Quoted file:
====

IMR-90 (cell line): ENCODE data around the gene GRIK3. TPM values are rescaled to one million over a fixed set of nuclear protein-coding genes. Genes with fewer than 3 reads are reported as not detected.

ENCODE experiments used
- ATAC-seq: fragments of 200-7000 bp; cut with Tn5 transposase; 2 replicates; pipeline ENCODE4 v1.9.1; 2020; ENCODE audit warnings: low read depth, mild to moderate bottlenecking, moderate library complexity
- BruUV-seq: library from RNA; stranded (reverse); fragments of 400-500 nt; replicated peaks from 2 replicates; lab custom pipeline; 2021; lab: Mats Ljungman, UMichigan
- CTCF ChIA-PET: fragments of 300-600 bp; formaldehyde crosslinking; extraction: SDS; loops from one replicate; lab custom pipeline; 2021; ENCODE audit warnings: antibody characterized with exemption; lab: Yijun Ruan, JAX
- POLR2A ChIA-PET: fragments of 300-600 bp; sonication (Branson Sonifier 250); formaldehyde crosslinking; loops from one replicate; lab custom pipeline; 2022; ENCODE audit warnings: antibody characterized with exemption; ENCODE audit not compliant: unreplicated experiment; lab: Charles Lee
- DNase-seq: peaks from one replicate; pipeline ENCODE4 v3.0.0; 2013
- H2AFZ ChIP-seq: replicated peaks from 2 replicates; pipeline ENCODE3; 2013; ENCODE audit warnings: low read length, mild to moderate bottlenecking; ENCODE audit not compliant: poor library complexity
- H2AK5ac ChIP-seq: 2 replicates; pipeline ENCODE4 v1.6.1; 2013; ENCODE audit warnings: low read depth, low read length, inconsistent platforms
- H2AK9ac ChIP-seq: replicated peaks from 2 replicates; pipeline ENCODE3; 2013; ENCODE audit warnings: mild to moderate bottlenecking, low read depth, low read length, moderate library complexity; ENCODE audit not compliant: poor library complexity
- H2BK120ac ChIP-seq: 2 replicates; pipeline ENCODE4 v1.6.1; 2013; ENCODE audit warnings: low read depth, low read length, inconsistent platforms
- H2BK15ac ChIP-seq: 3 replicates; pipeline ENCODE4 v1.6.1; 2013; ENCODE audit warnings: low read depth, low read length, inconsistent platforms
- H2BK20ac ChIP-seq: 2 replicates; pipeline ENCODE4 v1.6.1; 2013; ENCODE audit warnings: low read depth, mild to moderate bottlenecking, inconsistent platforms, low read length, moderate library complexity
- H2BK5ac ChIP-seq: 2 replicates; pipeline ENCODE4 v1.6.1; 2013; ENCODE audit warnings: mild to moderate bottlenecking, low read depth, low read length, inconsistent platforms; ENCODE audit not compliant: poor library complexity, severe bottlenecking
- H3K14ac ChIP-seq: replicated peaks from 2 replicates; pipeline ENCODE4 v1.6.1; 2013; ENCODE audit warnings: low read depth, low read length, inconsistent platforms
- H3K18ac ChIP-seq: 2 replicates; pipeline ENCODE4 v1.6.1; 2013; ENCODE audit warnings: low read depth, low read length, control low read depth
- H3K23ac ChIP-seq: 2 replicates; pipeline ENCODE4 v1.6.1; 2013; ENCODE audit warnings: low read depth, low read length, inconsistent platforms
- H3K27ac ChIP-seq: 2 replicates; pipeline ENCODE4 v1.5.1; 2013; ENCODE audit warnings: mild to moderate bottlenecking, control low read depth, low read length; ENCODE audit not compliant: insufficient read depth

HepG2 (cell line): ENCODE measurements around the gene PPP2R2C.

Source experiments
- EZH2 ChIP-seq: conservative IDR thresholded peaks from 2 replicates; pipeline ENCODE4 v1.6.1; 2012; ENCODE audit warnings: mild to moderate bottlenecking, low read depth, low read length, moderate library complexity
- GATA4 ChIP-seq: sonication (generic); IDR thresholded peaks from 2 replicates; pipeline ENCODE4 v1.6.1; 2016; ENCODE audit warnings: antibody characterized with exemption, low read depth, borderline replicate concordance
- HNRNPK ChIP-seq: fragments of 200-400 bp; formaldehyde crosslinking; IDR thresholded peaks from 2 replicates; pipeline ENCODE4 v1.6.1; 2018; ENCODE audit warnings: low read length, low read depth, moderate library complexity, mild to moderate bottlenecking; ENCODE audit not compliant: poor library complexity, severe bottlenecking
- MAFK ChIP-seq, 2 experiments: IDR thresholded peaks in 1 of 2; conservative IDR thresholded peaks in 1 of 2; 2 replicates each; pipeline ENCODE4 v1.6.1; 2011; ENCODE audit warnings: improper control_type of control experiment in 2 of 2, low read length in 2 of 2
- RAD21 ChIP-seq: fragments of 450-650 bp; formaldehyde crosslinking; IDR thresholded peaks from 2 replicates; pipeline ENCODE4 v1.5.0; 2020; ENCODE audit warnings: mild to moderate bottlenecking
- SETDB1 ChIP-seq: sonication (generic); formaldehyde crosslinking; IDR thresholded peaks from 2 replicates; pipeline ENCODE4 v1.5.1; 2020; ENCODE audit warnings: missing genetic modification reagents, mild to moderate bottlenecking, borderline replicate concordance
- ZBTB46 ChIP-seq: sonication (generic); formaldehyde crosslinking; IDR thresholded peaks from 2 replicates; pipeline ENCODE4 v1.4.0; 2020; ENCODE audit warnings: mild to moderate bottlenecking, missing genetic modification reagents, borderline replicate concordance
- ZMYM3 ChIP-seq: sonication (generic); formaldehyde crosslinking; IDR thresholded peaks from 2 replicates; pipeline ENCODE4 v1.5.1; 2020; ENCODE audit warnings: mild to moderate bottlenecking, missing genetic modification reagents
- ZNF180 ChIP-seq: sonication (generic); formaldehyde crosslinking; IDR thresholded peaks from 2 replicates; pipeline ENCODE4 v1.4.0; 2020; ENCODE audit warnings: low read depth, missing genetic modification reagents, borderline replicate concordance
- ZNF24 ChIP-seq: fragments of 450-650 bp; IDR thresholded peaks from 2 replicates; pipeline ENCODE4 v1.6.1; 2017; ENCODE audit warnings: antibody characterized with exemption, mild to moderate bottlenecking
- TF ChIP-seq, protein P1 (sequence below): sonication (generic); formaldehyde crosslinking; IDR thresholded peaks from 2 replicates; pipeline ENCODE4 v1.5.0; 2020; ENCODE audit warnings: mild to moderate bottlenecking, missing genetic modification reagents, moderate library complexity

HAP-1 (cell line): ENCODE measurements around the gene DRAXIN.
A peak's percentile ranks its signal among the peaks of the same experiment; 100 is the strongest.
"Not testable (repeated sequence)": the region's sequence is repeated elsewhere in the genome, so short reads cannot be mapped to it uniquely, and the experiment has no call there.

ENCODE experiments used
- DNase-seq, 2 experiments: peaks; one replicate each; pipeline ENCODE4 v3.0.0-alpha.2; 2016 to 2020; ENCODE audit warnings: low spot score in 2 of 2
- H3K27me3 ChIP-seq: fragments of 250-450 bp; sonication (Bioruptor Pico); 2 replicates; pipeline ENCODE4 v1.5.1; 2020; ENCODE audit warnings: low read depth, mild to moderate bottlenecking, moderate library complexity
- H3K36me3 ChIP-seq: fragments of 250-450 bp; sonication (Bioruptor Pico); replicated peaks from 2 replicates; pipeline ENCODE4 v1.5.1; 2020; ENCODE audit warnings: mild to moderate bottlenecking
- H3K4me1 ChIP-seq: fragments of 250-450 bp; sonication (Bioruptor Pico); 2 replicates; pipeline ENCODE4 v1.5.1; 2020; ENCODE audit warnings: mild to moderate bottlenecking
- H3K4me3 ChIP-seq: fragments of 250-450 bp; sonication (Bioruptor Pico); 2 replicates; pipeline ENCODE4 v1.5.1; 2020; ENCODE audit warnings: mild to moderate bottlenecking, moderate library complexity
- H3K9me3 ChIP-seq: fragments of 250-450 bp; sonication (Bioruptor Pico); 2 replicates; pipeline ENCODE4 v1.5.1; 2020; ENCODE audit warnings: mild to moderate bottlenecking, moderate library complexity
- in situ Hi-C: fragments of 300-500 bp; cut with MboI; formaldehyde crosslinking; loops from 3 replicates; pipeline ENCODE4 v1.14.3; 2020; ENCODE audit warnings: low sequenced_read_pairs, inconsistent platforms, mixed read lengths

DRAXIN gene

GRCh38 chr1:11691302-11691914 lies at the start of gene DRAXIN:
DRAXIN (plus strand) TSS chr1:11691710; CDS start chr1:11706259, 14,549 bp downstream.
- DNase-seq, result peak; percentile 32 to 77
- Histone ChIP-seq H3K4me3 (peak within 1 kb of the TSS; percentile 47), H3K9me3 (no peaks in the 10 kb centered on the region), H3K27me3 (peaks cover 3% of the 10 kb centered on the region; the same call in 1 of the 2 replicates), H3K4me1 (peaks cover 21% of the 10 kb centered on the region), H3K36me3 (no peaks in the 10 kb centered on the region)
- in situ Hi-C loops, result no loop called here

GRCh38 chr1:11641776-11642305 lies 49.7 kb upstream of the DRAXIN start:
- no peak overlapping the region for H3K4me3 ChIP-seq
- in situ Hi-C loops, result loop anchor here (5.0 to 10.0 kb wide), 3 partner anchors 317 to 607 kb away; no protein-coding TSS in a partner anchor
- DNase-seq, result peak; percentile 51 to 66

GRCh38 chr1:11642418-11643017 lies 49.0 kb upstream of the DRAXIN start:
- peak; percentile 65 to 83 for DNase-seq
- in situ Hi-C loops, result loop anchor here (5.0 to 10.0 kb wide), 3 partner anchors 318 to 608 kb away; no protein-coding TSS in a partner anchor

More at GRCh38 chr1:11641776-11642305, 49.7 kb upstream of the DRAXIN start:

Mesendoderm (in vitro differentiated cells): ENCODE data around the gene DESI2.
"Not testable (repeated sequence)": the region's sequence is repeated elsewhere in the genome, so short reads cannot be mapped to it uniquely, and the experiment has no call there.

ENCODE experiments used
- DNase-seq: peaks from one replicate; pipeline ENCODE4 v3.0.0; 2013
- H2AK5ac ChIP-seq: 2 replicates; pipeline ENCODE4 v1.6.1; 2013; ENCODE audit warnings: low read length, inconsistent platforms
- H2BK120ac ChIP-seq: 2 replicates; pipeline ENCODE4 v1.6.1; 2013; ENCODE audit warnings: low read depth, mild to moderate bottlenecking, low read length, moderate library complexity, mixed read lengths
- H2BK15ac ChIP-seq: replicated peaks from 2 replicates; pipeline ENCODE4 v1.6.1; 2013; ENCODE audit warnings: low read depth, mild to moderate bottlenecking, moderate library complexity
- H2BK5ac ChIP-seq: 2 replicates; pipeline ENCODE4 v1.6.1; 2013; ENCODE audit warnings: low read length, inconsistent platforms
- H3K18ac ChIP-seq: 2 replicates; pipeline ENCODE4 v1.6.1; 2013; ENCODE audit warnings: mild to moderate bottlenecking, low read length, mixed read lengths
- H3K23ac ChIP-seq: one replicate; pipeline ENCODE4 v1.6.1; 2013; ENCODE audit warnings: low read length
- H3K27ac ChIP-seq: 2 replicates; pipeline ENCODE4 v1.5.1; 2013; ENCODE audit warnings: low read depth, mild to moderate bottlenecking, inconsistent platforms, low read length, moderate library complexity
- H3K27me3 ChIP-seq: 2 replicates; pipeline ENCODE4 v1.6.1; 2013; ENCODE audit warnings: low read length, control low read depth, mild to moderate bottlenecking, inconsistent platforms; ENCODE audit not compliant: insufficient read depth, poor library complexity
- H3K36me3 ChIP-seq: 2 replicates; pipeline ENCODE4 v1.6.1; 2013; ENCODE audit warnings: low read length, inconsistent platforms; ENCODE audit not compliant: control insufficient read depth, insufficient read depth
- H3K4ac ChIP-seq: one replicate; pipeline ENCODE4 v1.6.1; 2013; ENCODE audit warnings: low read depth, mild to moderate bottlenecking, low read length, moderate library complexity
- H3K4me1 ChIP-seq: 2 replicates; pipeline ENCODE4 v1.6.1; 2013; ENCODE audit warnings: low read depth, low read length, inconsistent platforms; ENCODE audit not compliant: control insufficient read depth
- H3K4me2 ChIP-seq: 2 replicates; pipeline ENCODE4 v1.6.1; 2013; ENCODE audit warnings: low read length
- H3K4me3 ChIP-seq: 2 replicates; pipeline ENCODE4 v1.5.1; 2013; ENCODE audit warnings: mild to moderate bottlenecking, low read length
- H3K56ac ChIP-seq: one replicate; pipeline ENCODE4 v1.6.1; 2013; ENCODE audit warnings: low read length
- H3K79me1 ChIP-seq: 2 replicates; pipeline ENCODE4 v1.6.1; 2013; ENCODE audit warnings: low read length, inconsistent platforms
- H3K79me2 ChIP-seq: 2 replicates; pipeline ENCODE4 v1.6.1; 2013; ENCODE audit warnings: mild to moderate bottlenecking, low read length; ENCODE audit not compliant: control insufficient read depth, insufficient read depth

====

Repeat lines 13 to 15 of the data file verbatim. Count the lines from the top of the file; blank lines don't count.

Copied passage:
- H2BK20ac ChIP-seq: 2 replicates; pipeline ENCODE4 v1.6.1; 2013; ENCODE audit warnings: low read depth, mild to moderate bottlenecking, inconsistent platforms, low read length, moderate library complexity
- H2BK5ac ChIP-seq: 2 replicates; pipeline ENCODE4 v1.6.1; 2013; ENCODE audit warnings: mild to moderate bottlenecking, low read depth, low read length, inconsistent platforms; ENCODE audit not compliant: poor library complexity, severe bottlenecking
- H3K14ac ChIP-seq: replicated peaks from 2 replicates; pipeline ENCODE4 v1.6.1; 2013; ENCODE audit warnings: low read depth, low read length, inconsistent platforms